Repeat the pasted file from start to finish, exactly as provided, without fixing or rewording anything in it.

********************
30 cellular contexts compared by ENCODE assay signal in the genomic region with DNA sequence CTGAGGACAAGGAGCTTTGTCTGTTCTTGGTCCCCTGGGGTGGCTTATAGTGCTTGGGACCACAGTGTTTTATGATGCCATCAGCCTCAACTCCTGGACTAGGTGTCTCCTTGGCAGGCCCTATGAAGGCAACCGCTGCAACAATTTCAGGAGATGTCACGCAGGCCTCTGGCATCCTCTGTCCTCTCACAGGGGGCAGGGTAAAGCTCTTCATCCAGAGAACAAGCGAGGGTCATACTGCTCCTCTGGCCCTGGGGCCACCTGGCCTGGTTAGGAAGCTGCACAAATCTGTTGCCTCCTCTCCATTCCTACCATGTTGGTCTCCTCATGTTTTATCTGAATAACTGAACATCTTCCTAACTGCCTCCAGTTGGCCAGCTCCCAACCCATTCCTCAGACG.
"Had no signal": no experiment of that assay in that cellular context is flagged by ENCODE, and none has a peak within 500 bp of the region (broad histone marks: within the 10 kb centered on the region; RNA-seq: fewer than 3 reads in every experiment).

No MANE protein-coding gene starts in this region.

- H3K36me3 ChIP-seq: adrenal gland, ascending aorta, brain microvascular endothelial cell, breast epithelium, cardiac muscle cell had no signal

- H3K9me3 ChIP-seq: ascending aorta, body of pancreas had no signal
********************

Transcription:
30 cellular contexts compared by ENCODE assay signal in the genomic region with DNA sequence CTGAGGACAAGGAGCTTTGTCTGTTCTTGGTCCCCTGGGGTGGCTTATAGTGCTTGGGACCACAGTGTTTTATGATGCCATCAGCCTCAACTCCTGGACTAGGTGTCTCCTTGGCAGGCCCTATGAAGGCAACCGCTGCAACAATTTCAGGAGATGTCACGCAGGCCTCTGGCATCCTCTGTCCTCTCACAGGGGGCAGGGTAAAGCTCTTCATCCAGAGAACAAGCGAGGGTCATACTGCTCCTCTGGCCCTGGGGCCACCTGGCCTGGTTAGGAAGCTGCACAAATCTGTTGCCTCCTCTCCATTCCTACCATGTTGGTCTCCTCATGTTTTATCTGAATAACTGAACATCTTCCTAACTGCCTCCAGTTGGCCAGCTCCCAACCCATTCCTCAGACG.
"Had no signal": no experiment of that assay in that cellular context is flagged by ENCODE, and none has a peak within 500 bp of the region (broad histone marks: within the 10 kb centered on the region; RNA-seq: fewer than 3 reads in every experiment).

No MANE protein-coding gene starts in this region.

- H3K36me3 ChIP-seq: adrenal gland, ascending aorta, brain microvascular endothelial cell, breast epithelium, cardiac muscle cell had no signal

- H3K9me3 ChIP-seq: ascending aorta, body of pancreas had no signal